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Trouble in River City

March 3, 2011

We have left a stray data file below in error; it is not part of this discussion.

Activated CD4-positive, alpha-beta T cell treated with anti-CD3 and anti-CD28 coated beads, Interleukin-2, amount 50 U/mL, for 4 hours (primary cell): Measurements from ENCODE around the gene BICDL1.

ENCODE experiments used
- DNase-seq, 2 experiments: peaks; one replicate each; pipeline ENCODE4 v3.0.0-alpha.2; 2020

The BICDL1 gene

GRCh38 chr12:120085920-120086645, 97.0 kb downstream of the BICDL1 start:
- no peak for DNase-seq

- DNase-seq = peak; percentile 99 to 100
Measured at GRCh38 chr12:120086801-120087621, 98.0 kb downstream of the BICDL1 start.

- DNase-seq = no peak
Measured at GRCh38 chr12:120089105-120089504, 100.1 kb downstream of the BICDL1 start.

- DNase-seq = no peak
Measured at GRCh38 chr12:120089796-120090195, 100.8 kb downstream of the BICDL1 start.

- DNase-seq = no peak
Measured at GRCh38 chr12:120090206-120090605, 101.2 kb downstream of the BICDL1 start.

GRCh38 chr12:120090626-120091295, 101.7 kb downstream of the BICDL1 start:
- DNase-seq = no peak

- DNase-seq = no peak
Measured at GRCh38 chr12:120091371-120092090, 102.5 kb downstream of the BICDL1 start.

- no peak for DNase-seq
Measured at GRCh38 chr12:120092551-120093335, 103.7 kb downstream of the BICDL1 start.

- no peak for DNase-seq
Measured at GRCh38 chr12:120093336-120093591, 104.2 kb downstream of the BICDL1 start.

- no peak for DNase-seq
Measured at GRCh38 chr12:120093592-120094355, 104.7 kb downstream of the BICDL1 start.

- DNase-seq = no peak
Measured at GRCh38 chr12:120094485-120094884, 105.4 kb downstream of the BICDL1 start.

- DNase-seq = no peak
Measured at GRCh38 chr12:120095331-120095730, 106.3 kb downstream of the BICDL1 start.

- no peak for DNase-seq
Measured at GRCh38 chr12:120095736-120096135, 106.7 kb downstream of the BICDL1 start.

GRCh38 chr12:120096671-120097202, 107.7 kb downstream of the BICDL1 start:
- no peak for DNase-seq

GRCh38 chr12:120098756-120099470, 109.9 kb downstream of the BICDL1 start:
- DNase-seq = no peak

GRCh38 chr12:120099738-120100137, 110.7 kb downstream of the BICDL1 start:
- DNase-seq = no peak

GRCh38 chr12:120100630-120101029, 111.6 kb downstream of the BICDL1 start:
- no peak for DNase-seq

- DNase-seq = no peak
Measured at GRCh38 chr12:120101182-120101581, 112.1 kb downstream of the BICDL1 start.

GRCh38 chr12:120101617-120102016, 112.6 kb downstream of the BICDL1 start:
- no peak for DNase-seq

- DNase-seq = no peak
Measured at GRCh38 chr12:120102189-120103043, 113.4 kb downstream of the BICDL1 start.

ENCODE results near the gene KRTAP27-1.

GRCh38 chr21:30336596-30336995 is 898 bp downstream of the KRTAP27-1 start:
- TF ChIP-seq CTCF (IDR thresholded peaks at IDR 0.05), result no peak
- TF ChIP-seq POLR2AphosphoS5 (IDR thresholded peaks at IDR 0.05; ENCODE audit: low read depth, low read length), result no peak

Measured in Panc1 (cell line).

There’s a case to be made for Christchurch being the most influential city in New Zealand music. In pop music, the American servicemen who passed through as part of Operation Deep Freeze provided R&B 45s to bands such as Max Merritt and the Meteors (Max is on the left in this picture), and Ray Columbus and the Invaders. In turn they influenced bands throughout the Max and Meteorscountry. Earlier, guitarist Tommy Kahi taught hundreds of pupils, among them Billy Karaitiana (third from left) and Kevin Bayley (Rockinghorse). With his brother Mark, Kahi held court at the North Beach surf club, while beat bands competed for audiences at the Spencer St and Hibernian dances. In jazz, the Bailey-Marston big band hired the city’s best swing musicians, apart from Martin Winiata, whose own big band held down a residency at the Union Rowing Club featuring glamorous singer Coral Cummins (she can be seen here with the 3ZB Brian Marston band, and heard here with Winiata’s Quintette, along with several other Christchurch radio swing bands from the 1950s). Winiata also backed Peter Lewis on the local rockabilly classic ‘Four City Rock’. From the 1950s, musicians such as Doug Caldwell, Harry Voice and Stu Buchanan passed on their skills to countless young musicians. Caldwell backed All Black Pat Vincent on an excellent EP on local label Peak in 1960. Now in his 80s, was still teaching at the Christchurch Polytechnic jazz school the last I heard.

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